How do rising mortgage rates affect housing affordability?
With inflation rising at a fast pace, everyday life is becoming more expensive. To counter inflation, the Fed announced an interest rate increase of half a percentage point, the highest increase since 2000. In expectation of this rise, and after the announcement itself, we have seen a steady rise in mortgage rates. According to Freddie Mac, 30-year fixed rates in the US were on average 5.27% last week, a 2.31 percentage point increase relative to a year before. (see Figure 1) The bank of England approved a 25 basis point increase, and the ECB is likely to raise rates as of July, for both of these institutions the first-time increase in over a decade. As a result of these (anticipated) changes, we also see mortgage rates increasing sharply in these areas.
Housing prices have been steadily increasing in the last decade, mainly caused by a low-interest-rate environment and a supply shortage. Now that one of these factors is changing, messages arise about a potential slowdown of the market, creating a spark of hope for prospective homebuyers. However, how likely is this to happen, and is this contributing to housing affordability for future buyers?
Although a slowdown seems a positive development for prospective homebuyers at first, we should not forget the cause of the slowdown. With rising mortgage rates, monthly mortgage payments become more expensive. As a result, keeping income equal, the amount of mortgage that a household can take out decreases. This is first going to affect new home buyers and current mortgage holders under a flexible interest rate.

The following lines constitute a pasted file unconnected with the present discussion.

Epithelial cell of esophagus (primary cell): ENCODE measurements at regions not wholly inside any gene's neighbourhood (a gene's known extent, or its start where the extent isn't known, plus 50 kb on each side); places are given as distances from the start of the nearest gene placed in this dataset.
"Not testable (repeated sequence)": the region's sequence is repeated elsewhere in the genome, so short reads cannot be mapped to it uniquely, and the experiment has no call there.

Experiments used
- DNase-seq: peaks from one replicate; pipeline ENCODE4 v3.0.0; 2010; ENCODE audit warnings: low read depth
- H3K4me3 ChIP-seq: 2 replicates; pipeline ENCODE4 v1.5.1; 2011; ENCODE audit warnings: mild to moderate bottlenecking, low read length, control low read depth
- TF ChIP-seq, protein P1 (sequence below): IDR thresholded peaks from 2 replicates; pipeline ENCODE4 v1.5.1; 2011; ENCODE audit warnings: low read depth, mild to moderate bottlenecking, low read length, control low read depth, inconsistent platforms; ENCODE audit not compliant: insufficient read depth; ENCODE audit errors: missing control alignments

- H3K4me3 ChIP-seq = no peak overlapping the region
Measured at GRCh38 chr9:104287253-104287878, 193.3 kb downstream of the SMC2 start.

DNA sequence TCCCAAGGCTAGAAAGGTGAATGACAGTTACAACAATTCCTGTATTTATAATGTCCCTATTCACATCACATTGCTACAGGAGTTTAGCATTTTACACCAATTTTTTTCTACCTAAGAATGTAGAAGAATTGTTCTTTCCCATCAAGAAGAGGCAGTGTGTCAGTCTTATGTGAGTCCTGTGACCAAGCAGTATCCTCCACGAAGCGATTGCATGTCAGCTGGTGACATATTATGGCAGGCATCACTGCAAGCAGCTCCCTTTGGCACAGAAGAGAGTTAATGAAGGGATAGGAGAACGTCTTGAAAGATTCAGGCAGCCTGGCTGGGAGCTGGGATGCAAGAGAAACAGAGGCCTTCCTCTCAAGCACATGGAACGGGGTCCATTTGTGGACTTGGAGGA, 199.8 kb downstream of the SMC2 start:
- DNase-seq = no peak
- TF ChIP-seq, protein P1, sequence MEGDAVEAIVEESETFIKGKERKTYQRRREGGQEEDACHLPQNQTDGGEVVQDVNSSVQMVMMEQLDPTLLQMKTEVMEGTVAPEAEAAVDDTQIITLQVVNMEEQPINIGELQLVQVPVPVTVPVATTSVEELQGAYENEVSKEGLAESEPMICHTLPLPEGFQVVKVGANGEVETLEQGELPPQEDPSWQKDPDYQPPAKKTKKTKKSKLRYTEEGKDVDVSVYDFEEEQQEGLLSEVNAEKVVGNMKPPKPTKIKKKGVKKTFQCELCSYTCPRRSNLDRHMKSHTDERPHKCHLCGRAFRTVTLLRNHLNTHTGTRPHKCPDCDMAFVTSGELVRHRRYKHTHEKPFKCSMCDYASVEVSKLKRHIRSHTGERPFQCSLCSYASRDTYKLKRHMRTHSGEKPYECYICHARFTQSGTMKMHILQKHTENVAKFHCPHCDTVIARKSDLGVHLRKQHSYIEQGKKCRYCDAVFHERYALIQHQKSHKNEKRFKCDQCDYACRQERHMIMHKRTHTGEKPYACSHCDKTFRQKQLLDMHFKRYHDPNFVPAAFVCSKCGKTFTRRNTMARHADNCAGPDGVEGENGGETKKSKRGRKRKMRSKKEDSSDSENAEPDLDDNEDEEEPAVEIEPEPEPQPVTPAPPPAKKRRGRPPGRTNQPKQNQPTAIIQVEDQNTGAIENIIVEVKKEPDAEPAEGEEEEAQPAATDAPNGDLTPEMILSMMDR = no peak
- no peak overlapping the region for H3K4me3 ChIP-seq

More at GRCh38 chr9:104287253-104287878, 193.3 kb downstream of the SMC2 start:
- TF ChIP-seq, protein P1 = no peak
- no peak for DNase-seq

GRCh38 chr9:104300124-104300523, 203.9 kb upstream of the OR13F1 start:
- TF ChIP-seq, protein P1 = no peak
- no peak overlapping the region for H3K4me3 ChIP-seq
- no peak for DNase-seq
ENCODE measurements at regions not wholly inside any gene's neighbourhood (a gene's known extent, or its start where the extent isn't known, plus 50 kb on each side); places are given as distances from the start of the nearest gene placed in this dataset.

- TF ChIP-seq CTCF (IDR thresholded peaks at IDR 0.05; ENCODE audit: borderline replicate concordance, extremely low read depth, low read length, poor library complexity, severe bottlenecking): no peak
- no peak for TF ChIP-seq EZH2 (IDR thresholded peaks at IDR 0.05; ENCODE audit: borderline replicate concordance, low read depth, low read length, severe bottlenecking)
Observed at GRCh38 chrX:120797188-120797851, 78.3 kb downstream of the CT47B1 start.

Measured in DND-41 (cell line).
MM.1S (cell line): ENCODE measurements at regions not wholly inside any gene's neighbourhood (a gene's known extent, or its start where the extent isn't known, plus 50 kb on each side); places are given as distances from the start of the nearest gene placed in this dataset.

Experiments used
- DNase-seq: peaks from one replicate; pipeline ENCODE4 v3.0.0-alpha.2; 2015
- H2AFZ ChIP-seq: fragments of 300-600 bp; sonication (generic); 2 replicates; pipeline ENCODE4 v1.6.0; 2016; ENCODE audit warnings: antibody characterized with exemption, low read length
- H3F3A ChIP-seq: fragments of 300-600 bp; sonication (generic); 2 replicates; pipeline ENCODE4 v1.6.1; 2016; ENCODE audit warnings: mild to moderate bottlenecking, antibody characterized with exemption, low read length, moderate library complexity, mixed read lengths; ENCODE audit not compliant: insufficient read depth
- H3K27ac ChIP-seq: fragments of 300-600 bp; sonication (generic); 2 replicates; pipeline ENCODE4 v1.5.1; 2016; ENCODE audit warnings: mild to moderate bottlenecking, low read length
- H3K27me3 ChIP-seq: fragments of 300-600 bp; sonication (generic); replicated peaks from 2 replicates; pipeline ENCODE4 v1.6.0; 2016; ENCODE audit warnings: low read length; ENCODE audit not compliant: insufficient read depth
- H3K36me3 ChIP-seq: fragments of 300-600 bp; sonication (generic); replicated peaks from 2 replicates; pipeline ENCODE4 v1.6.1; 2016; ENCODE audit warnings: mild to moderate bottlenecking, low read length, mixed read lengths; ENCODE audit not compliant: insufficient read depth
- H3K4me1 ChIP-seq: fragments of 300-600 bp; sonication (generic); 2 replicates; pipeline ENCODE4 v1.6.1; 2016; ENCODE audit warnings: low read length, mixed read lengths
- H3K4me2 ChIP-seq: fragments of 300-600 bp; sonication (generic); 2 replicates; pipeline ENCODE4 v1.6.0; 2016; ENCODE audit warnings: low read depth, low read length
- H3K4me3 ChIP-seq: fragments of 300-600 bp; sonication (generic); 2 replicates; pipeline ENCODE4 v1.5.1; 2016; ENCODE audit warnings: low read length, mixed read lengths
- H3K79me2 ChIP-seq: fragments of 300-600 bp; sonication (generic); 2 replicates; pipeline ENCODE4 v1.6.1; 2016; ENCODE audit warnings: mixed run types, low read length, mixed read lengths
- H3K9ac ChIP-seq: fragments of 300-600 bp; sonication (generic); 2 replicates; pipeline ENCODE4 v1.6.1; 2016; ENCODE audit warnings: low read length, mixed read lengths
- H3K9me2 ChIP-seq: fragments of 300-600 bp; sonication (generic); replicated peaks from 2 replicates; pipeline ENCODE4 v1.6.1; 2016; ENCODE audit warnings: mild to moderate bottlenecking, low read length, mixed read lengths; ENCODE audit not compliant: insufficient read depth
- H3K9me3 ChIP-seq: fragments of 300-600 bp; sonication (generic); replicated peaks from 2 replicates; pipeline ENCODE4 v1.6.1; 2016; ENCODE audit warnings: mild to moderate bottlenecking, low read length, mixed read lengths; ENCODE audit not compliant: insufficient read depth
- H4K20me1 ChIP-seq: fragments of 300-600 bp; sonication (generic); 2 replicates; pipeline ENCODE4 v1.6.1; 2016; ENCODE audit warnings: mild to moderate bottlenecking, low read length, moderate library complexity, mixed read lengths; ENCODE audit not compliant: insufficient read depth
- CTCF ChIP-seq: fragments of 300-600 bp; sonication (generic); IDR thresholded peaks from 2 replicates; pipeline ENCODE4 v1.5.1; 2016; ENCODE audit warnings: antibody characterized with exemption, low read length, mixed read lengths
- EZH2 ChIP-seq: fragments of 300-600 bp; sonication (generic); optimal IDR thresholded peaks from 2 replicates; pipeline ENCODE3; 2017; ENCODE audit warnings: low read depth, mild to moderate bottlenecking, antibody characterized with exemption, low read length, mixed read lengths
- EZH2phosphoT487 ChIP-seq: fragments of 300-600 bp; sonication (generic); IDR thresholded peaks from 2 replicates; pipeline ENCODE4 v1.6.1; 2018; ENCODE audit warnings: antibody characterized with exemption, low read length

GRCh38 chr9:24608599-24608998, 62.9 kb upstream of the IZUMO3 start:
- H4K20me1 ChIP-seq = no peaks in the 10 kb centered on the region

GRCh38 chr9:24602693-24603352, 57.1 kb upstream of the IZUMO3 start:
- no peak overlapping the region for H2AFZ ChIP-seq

Next to that, general living costs are increasing and economic growth, e.g. income, is not catching up (stagflation). This leaves less room for households to spend, and can negatively affect the maximum mortgage amount that they can afford. The question of whether the current situation will be beneficial for future buyers depends on the relative strengths of the two effects: higher monthly mortgage payments, and the decrease or slowdown in asking prices.
Given the current real estate market, prices are unlikely to drop rapidly. Although demand surplus may decrease, there is still an overwhelming demand given the current supply. Supply can partially increase in the short run because of homeowners that want to sell their houses at current prices and under higher uncertainty, but both of these factors are likely to be small given the current disbalance in the market.
On another note, it is important to put the current mortgage rates into a historical perspective. If we regard mortgage terms over a longer time stretch (as depicted in figure 2), we can say that the rates are actually still relatively low. This is also a consideration to take into account when considering a fixed or floating mortgage rate.
Overall, the development of the mortgage rate and its effect on the housing market seems to be another letdown for prospective homebuyers. Whether this is a good moment to buy or sell, and what mortgage terms to accept is dependent on expectations about multiple developments. It is important to closely follow current inflation drivers, such as the Ukraine war and Chinese lockdowns, as well as its interplay with monetary policy.